How tragic is that?
DCHP: How do you envision balancing corporate rights with individual rights?
MD: Have you heard about the Community Environmental Legal Defense Fund?
MD: CELDF. They’re the organization behind the ordinance in Pittsburgh that says, “No fracking in Pittsburgh.” The ban on fracking. They have developed the legal foundation for that ordinance. It’s a confrontational ordinance in that it confronts established case law. I don’t know the details of all of this but the CELDF is all about developing municipal, local, national ordinances, constitutions, and legal documentation that confronts established case law because they believe and teach that the deck is stacked against us as citizens and as nature.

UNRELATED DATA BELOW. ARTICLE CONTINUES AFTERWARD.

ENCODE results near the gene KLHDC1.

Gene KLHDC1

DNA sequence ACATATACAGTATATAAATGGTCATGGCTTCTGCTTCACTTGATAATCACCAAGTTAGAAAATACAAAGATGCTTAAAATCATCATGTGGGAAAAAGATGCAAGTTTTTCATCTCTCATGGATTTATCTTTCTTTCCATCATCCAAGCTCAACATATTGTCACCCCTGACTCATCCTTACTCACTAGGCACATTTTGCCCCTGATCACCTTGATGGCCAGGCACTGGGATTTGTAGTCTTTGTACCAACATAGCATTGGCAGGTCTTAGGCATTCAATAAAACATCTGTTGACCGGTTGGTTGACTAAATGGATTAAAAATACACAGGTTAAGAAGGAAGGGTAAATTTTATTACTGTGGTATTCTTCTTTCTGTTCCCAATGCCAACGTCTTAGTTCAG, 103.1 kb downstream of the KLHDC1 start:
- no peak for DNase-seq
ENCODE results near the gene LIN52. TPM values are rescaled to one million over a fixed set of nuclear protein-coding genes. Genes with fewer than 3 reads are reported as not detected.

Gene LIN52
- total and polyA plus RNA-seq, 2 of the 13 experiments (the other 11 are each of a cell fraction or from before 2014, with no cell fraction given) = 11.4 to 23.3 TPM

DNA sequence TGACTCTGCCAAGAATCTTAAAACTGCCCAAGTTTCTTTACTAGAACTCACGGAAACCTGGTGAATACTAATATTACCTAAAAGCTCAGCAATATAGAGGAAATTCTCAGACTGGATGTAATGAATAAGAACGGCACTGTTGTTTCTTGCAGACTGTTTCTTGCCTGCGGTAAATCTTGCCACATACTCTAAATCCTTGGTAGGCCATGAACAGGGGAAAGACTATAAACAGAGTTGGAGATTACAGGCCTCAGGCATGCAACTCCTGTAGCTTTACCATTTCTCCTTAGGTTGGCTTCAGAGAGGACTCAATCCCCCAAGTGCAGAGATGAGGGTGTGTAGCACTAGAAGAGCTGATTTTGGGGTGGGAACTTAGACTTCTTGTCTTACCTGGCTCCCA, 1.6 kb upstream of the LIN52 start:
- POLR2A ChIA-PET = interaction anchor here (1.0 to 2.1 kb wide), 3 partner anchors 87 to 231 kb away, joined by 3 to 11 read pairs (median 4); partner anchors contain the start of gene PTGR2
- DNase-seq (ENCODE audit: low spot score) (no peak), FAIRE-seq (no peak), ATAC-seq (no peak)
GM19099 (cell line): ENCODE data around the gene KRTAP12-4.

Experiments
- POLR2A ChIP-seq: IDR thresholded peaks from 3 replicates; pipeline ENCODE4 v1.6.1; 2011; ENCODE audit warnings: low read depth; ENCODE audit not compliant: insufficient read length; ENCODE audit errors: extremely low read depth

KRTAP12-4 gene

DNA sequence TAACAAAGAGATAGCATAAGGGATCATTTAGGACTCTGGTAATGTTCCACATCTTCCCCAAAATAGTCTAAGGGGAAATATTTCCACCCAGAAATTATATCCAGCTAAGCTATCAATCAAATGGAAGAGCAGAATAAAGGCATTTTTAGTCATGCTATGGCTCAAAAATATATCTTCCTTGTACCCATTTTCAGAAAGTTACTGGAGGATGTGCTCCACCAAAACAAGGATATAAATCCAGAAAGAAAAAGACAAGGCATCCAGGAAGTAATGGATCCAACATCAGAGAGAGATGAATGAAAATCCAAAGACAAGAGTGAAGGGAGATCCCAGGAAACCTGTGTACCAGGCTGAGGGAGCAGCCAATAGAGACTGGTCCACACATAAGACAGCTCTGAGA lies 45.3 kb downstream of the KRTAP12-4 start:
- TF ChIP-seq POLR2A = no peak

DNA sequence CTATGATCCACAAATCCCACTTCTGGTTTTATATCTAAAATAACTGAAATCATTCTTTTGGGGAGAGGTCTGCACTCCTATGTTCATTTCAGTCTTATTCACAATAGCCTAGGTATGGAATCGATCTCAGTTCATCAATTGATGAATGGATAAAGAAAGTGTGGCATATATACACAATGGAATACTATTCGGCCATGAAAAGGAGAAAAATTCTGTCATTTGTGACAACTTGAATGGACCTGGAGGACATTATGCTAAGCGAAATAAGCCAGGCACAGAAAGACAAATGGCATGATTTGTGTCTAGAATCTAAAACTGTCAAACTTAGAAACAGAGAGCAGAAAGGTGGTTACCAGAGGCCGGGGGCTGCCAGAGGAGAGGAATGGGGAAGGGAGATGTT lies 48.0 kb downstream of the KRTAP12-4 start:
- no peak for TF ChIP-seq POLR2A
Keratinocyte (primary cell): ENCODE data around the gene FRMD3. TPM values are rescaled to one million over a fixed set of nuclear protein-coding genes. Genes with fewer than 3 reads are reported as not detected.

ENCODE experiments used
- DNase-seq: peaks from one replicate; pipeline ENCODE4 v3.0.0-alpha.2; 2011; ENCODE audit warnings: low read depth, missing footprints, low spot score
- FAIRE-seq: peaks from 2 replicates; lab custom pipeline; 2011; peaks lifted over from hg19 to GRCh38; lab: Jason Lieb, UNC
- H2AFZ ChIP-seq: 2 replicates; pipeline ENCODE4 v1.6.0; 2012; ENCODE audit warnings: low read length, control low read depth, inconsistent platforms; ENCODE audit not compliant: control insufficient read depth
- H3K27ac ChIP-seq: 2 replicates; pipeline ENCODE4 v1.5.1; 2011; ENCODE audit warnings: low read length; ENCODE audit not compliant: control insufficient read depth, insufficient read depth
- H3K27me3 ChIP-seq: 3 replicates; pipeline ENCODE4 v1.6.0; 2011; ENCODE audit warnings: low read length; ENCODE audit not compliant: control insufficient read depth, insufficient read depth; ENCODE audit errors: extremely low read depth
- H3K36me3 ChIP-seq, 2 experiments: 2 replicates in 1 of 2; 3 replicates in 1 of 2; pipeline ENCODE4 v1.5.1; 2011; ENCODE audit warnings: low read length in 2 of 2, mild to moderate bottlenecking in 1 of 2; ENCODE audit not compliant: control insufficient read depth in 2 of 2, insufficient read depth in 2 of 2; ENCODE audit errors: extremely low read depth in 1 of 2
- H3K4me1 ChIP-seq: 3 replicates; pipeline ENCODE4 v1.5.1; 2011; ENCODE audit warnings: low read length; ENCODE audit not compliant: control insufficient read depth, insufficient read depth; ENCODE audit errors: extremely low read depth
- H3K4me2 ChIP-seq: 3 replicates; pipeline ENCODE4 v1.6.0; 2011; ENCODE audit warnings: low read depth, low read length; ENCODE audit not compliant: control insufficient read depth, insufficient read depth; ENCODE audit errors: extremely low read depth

Corporations have been putting the full court press against our legal structure and basically plaquing up the arteries of the legal system in their favor. The funny thing about the legal system is that it doesn’t forget easily. So if you apply some legal precedent, bam! You are good to go.
That holds true until a revolution happens and the legal precedent is overturned by some dramatic confrontational thing. The legal system is not built to change and shift dynamically. [Certainly not as] dynamically as we [need it] to [change] to address the resource issues that we are facing today.
If there is a tendency in the law, it is to bend in the direction the wind is blowing in. When you have a corporate infrastructure that recognizes the value of law over the long haul and has budget to apply that wind, that pressure, over the long haul, to pay lawyers and lobbyists to apply that pressure over the long haul [it tends to change things.]